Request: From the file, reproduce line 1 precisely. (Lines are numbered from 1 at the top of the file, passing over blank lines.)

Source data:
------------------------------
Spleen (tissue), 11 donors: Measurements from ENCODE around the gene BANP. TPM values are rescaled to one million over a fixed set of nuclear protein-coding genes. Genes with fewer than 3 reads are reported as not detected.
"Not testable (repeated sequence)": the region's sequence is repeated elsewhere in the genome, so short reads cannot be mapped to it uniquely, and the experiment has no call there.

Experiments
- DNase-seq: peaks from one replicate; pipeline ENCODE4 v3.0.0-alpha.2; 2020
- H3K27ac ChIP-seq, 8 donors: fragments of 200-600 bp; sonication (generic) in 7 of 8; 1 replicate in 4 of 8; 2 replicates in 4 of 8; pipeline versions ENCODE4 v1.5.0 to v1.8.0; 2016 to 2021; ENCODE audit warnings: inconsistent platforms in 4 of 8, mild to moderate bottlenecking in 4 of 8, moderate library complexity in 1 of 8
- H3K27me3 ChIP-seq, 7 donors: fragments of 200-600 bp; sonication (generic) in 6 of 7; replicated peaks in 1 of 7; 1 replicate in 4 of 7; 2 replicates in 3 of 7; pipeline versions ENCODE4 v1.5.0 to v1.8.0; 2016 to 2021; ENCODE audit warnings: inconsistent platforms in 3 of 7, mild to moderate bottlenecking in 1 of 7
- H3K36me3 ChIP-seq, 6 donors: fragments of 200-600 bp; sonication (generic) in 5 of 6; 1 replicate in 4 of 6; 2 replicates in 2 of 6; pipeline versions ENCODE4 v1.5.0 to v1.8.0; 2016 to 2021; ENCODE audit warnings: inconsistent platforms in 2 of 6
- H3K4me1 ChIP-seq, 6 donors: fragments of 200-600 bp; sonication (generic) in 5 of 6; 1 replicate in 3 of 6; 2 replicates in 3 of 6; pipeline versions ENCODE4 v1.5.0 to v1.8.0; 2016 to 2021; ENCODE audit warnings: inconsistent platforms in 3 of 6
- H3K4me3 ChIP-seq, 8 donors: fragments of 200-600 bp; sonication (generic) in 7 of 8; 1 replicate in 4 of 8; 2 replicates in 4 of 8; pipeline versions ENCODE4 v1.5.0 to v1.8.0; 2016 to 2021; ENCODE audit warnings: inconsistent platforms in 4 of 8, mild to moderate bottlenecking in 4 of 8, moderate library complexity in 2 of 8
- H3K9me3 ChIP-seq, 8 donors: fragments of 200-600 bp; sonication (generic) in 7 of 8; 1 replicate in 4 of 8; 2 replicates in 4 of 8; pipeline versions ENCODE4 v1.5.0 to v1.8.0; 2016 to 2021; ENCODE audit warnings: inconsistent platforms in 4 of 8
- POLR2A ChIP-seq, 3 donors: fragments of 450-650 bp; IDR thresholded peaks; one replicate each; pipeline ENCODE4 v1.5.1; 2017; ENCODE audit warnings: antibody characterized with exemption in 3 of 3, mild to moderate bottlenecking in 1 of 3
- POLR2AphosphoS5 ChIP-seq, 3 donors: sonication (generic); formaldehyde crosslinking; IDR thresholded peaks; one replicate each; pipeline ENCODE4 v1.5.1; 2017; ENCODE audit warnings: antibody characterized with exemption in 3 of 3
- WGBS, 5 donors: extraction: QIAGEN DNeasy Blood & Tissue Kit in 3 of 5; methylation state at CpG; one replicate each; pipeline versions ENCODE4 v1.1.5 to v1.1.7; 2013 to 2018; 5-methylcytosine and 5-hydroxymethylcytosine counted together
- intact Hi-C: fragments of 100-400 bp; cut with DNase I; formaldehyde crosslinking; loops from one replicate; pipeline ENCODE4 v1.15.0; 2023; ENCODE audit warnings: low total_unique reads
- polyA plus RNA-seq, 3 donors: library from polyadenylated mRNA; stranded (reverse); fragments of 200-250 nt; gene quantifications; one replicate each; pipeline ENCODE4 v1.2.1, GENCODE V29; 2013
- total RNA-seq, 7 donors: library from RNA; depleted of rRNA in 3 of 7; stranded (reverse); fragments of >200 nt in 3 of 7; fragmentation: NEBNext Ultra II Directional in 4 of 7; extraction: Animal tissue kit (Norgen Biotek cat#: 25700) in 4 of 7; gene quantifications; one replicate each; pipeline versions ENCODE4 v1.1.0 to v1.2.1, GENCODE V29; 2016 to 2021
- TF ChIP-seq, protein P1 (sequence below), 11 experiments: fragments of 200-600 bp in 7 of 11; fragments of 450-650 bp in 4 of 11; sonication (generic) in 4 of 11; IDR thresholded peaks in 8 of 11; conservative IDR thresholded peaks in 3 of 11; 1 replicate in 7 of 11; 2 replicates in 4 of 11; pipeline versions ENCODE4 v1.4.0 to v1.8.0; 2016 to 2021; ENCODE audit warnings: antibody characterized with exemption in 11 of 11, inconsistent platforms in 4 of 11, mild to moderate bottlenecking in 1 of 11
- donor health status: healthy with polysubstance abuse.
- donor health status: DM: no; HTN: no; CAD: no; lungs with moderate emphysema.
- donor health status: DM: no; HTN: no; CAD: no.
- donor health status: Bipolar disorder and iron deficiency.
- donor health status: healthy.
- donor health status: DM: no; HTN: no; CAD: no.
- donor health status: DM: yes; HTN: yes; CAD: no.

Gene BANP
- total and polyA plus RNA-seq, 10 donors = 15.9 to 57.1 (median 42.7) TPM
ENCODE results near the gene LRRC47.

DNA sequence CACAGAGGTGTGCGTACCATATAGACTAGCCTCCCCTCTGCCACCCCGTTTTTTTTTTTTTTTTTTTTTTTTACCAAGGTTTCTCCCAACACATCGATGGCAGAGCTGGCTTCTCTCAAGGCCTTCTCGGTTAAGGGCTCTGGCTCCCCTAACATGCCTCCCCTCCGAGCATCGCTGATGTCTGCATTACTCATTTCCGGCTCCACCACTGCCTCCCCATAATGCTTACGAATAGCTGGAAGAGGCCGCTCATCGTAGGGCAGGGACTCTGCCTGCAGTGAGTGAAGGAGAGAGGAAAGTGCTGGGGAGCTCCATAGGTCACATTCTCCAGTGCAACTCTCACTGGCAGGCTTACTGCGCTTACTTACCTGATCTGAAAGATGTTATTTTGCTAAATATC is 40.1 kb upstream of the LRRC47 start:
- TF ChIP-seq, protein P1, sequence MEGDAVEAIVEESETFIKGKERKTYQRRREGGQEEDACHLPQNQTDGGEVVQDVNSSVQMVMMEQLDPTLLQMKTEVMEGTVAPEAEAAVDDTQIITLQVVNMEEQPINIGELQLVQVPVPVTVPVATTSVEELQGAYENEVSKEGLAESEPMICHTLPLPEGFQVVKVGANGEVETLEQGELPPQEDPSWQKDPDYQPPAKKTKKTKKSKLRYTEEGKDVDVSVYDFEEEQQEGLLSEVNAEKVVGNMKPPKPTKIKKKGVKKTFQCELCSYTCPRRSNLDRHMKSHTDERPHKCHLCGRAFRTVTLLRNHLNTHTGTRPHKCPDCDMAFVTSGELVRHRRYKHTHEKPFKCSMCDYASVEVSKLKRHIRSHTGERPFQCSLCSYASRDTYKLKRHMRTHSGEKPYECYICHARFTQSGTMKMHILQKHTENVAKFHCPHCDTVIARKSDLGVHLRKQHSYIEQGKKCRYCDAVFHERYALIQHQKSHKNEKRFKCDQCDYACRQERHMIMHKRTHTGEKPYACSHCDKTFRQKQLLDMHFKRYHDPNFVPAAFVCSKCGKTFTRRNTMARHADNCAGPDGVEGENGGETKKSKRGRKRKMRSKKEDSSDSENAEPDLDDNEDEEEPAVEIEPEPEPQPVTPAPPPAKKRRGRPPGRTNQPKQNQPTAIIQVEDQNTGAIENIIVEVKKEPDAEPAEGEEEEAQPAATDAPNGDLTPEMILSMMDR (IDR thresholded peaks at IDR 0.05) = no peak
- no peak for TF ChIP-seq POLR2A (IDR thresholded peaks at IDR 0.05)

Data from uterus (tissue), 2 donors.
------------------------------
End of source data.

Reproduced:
Spleen (tissue), 11 donors: Measurements from ENCODE around the gene BANP. TPM values are rescaled to one million over a fixed set of nuclear protein-coding genes. Genes with fewer than 3 reads are reported as not detected.